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Discussion on: Business logic in Rails with operators

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Aleksey Gureiev • Edited on

Good discussion. I replied to your comment without making any assumptions, so there's nothing personal. Made a specific effort not to rely anything said to anyone. And I never suggested to you specifically to read these sources, but to anyone willing to improve their coding-fu. I'm glad we share the library ticket. Now back to the subject.

As for database records sending emails, where did you get that? I was referring to the models. They don't do that. It's not their responsibility (SRP principle). In my systems, their responsibility lies in working with own data. You can hardly call Rails ActiveRecords and ActiveModels anemic as they provide a ton of functionality on top of plain DTOs.

The term "business logic" is so broad that we must be specific about what we call it. When I disagree with placing it into the models I mainly think about business operations. We got used to putting these into app/actions (named by controller "actions", the meat of which was extracted into their own classes). We also have app/services for general-purpose single-responsibility services for low-level operations.

Controllers in our apps look mostly like:

class ChatsController < ...
  def create
    authorize! Chat, to: :create?

    input = convert_input.(Chats::CreateInput, params)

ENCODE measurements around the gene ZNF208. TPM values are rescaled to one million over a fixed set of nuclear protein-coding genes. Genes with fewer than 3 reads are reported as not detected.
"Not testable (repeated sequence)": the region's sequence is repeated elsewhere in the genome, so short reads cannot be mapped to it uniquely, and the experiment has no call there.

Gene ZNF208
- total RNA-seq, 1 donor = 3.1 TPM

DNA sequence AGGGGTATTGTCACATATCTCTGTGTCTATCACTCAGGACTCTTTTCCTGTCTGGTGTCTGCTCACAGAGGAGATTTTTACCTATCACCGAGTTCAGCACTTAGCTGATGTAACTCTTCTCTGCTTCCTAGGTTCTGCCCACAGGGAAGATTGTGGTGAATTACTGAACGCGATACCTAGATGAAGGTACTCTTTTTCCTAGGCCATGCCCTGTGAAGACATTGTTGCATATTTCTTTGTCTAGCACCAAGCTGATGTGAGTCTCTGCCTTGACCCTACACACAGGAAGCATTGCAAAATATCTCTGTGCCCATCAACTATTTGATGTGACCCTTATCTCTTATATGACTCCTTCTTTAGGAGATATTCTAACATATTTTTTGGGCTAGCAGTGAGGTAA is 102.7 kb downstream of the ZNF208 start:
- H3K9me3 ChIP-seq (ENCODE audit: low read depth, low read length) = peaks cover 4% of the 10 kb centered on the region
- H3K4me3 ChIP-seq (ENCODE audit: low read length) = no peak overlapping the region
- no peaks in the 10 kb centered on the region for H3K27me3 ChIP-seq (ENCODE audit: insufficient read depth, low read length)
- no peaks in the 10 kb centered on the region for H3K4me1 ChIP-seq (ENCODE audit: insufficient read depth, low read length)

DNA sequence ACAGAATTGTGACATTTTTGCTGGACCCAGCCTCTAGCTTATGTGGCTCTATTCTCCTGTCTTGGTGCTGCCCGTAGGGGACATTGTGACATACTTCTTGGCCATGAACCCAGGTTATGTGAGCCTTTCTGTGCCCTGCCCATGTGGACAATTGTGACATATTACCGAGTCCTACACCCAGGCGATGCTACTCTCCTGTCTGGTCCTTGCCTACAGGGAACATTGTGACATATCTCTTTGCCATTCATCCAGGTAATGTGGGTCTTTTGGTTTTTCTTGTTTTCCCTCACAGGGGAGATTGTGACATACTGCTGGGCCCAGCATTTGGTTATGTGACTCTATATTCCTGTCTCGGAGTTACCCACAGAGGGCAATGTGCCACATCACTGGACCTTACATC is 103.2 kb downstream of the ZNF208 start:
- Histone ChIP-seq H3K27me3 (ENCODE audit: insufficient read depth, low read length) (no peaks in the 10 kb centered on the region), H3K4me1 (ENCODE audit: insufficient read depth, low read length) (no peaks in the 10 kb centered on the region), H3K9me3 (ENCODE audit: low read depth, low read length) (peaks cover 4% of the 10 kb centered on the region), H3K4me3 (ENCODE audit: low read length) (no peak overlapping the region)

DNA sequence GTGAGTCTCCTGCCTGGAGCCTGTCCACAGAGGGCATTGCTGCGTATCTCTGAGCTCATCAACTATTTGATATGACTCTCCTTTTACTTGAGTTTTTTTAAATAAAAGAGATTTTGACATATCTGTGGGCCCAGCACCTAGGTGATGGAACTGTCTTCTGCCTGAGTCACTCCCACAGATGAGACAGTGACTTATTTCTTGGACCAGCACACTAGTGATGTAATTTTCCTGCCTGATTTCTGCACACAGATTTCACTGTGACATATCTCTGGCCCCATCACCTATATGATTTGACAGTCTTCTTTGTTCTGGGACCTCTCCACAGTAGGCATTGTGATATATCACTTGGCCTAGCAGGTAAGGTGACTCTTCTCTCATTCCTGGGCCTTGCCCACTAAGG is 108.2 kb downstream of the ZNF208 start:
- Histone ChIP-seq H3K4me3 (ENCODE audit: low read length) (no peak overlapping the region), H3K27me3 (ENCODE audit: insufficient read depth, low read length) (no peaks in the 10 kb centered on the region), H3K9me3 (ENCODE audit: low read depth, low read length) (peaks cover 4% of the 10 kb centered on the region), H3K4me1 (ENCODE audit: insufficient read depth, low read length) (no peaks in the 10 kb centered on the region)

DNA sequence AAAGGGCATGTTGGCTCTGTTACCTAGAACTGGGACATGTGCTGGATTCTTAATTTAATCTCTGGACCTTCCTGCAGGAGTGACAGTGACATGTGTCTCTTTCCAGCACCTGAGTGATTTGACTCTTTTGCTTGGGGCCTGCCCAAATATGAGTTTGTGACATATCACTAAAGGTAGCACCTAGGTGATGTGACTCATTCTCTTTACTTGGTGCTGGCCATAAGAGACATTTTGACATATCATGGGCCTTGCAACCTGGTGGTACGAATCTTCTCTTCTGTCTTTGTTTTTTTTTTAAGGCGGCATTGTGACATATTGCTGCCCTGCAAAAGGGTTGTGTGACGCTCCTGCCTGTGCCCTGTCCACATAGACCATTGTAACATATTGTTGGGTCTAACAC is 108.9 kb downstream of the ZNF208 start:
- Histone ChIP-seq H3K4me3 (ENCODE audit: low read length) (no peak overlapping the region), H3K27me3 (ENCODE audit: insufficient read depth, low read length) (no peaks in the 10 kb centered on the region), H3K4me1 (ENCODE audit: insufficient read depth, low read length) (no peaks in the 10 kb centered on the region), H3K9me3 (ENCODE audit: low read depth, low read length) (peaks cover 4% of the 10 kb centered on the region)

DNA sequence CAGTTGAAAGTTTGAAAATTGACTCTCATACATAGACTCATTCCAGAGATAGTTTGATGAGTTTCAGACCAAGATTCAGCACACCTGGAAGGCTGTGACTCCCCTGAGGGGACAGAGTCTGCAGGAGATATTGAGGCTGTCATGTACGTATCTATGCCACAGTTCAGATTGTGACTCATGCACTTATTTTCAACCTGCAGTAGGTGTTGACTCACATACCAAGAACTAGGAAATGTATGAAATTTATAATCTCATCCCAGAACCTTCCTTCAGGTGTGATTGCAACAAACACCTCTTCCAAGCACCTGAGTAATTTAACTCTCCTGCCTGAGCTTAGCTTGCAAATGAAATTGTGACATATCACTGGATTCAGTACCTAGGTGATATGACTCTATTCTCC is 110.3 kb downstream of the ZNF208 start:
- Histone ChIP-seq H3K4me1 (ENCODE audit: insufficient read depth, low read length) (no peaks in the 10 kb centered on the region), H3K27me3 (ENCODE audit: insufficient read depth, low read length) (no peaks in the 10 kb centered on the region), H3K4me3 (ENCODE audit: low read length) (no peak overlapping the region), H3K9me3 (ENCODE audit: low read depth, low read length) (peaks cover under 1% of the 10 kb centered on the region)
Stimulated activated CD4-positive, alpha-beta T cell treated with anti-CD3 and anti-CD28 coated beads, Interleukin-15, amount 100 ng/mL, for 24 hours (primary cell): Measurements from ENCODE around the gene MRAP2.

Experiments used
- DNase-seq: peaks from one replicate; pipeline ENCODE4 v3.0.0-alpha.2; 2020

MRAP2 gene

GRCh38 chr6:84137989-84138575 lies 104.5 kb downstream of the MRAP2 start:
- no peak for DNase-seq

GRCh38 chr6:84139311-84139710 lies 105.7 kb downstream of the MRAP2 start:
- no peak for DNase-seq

chat = create_chat.(input, user: current_user)

    respond_with chat
  end
end
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Here we shift non-HTTP stuff out of controller into business operations layer where Chats::CreateChatAction belongs. The added benefit of all this is if you ever thought of cutting your monolithic app into now-modern microservices, you already have your code nicely separated into contexts, but that is a different story.

Hope I made my point clear. Just to reiterate, there's no such thing as ideal and true architecture. We attempt to make our systems as manageable, extensible and decoupled as we can. Moving out business operations into a separate layer helps us a lot.

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Jared White • Edited on

You:

Business logic should never go inside a model.

Rails:

The Model layer represents the domain model (such as Account, Product, Person, Post, etc.) and encapsulates the business logic specific to your application. In Rails, database-backed model classes are derived from ActiveRecord::Base. Active Record allows you to present the data from database rows as objects and embellish these data objects with business logic methods. Although most Rails models are backed by a database, models can also be ordinary Ruby classes, or Ruby classes that implement a set of interfaces as provided by the Active Model module.

Source:
github.com/rails/rails/blob/main/R...

I think I shall trust what Rails says models are in Rails. 🙂 If you want to extend your own architecture beyond the "Rails way", that's certainly your prerogative, but for any folks out there creating POROs in app/models or even simply using ActiveRecord objects to encapsulate business logic, you are doing exactly what Rails says you should do. I rest my case.